This week, the Interim Joint Committee on Education (IJCE) held a hearing to discuss low-performing schools. The committee received testimony from Dr. Charles Duke from the University of Virginia, Brent McKim with the Jefferson County Teachers Association and Dr. Tom Shelton, the executive director for the Kentucky Association of School Superintendents.
Since No Child Left Behind (NCLB) took effect in 2002, schools have been accountable for closing achievement gaps and working toward a goal of 100 percent of students proficient in reading and math based on state assessments. Under NCLB, if a school failed to meet targets for academic performance for all student groups, then it faced a number of sanctions that increased in severity the more years that a school failed to make progress. Sec. Arne Duncan used stimulus dollars to help improve low-performing schools. The 2010 session of the Kentucky General Assembly passed legislation to connect to federal requirements and Kentucky was able to gain more than $50 million in funding through the School Improvement Grant process.
This process required Kentucky to identify the bottom five percent of schools based on reading and math performance. These schools then underwent a leadership audit to determine if the principal, school council and/or district had capacity to turn around the school. The school had four options to choose from in turning around the school – transformation, school closure, restaffing or external management. Most schools chose the transformation model. Jefferson County used the restaffing model. A number of school councils lost authority and some principals were replaced. On rare occasions, the school district was found to lack the capacity to lead the turnaround, so the Kentucky Department of Education (KDE) assumed control of school improvement efforts.
For the most part, the Kentucky turnaround model has been successful. Three schools have been named model schools after improving student performance. Pulaski County, East Carter and Franklin Simpson High Schools have moved from the bottom five percent to the top 10 percent of high schools in Kentucky. Many other schools also have improved, however, we continue to see schools in our large urban areas struggle.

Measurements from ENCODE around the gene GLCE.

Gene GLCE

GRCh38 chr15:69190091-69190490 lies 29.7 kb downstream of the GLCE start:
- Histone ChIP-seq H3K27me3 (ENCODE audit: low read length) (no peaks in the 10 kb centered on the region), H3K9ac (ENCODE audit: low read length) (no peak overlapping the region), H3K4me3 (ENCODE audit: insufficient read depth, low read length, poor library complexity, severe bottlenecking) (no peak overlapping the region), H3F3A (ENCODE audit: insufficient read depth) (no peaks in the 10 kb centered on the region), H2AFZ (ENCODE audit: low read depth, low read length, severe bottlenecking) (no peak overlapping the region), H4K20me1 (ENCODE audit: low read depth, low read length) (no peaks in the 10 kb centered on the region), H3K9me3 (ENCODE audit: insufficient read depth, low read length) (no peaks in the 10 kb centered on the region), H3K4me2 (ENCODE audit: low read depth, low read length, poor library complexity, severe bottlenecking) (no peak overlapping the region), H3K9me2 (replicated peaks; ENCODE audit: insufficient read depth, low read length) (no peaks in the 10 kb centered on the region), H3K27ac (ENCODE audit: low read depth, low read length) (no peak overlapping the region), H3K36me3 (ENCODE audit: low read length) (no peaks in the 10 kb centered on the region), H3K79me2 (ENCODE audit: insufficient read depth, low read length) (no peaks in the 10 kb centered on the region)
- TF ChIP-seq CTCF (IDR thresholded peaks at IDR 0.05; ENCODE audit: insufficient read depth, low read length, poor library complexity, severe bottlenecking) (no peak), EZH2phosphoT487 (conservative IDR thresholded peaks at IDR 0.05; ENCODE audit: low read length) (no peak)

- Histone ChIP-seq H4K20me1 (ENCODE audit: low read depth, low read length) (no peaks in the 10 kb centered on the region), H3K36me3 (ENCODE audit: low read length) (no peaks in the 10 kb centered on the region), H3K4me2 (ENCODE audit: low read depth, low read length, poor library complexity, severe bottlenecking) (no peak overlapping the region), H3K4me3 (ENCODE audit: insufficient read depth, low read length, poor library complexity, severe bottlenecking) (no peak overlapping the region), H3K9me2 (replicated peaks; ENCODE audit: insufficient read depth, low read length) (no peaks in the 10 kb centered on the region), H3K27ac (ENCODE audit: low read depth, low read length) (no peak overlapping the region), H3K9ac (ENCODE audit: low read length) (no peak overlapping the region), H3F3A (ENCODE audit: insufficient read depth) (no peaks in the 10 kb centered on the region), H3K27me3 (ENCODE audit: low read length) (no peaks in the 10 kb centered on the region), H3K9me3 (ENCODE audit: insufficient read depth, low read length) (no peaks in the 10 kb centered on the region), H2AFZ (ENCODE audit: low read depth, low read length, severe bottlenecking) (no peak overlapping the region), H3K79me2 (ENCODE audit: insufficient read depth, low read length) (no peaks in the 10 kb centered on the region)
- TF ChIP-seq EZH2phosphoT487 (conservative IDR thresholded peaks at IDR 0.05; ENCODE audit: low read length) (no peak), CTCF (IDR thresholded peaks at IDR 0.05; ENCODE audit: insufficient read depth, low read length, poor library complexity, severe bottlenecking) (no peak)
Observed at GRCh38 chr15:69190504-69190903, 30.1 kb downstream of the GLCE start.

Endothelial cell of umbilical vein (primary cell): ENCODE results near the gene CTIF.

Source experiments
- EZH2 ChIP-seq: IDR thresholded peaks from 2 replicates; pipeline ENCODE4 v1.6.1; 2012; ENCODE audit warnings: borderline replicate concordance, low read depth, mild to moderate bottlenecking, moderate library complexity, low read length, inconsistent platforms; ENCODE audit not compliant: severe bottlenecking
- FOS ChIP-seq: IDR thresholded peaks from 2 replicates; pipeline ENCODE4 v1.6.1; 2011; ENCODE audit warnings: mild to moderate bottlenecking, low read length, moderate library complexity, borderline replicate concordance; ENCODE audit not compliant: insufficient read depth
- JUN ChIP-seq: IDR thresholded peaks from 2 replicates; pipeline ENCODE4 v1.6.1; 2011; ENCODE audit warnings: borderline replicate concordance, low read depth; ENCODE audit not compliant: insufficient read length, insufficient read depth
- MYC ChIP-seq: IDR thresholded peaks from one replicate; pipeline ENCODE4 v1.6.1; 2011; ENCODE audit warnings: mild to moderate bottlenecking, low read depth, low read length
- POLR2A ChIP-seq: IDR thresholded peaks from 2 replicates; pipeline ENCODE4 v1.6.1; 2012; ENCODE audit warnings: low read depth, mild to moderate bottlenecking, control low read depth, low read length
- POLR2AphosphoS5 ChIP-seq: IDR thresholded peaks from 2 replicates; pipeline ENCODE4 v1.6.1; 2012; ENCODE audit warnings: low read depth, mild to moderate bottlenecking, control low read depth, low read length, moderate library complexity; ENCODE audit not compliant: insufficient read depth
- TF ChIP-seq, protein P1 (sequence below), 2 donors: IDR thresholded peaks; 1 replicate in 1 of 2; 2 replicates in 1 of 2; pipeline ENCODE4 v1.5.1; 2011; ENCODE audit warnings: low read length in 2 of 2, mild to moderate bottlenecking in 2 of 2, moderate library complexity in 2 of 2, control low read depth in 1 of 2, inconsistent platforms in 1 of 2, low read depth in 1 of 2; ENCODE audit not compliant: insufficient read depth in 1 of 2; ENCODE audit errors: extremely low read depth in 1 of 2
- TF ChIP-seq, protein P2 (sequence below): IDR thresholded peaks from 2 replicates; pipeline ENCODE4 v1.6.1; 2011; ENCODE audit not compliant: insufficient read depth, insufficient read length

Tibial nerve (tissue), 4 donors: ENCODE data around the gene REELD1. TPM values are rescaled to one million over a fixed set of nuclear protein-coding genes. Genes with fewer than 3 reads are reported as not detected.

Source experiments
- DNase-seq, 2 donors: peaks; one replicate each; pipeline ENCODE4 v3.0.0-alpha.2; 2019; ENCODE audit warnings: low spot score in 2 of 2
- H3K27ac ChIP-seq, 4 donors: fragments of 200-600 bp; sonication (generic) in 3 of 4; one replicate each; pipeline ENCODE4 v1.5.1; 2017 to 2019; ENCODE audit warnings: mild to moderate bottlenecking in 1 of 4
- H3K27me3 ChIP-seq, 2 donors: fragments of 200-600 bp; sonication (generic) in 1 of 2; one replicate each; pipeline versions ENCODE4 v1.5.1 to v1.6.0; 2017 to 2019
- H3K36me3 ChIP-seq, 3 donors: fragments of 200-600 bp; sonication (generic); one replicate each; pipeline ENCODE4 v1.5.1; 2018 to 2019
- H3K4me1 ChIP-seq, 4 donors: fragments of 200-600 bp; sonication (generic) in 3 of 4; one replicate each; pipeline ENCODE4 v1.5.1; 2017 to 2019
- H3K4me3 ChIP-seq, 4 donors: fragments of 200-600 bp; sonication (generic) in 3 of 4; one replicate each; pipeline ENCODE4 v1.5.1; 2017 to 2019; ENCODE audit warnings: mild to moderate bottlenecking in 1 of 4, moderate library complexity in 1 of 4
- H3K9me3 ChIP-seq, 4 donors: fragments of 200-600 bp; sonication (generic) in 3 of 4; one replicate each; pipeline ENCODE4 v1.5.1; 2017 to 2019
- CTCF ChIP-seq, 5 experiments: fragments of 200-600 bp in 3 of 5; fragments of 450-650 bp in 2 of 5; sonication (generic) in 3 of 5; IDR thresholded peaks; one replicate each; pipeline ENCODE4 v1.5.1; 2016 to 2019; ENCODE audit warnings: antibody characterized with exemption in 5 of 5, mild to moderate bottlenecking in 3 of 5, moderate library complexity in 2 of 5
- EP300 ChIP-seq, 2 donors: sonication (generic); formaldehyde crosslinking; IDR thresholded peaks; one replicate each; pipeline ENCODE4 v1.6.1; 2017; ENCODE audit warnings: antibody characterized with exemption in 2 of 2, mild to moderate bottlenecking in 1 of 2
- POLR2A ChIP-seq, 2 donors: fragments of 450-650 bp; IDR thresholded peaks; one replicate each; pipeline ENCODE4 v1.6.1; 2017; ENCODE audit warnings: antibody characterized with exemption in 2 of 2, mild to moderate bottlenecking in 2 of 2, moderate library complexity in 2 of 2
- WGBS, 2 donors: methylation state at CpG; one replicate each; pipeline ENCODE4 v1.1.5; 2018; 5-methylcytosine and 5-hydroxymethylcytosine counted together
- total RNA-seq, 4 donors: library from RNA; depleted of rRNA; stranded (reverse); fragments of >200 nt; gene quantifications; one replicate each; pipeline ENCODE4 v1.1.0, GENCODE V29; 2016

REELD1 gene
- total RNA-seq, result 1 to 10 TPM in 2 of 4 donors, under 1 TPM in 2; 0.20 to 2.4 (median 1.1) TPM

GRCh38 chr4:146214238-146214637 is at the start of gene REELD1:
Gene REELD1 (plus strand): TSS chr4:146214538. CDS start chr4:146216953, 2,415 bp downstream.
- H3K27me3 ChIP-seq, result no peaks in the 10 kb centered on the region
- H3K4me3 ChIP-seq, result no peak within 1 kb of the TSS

The presentations to the IJCE this week highlighted what KDE believes are some essential components of improving low-performing schools. KDE believes that our low-performing schools need to have comprehensive reviews that identify strengths and areas for improvement in teaching and learning. These reviews are then the basis for short- and long-term plans. KDE also believes that low-performing schools need full-time coaches for the principal, language arts instruction and math instruction. The ONLY WAY to turnaround student performance is by supporting classroom teachers in these schools and providing them with the resources needed to improve student learning. KDE also believes that parent/community support and strong discipline are essential support tools to help teachers improve learning outcomes.
The last few years have seen significant debate about the pros and cons of school choice and charter schools. I have always been an advocate of school choice. Anything that gets parents more involved in educational decisions should be supported. However, school choice should be controlled by the local school board, which has the responsibility for the schools in its community.
I am certain the debate on how to turnaround low performing schools and close achievement gaps will continue to be an important topic. There are no simple answers. Our schools cannot do this work in isolation. While we have seen many schools and communities improve dramatically, we have also seen a number of schools languish in low performance.
Schools are often a reflection of the community in which they are located. In our large urban communities, high unemployment, poverty and crime are often ongoing challenges. Many students and parents feel hopeless. Turning around schools in these communities will require a unified effort – our cities, local elected officials, school districts, business and community leaders and our state policy makers will all need to work together. Failure to unify these communities will result in a continued drain on local and state economies and the lost promise of thousands of young people’s future.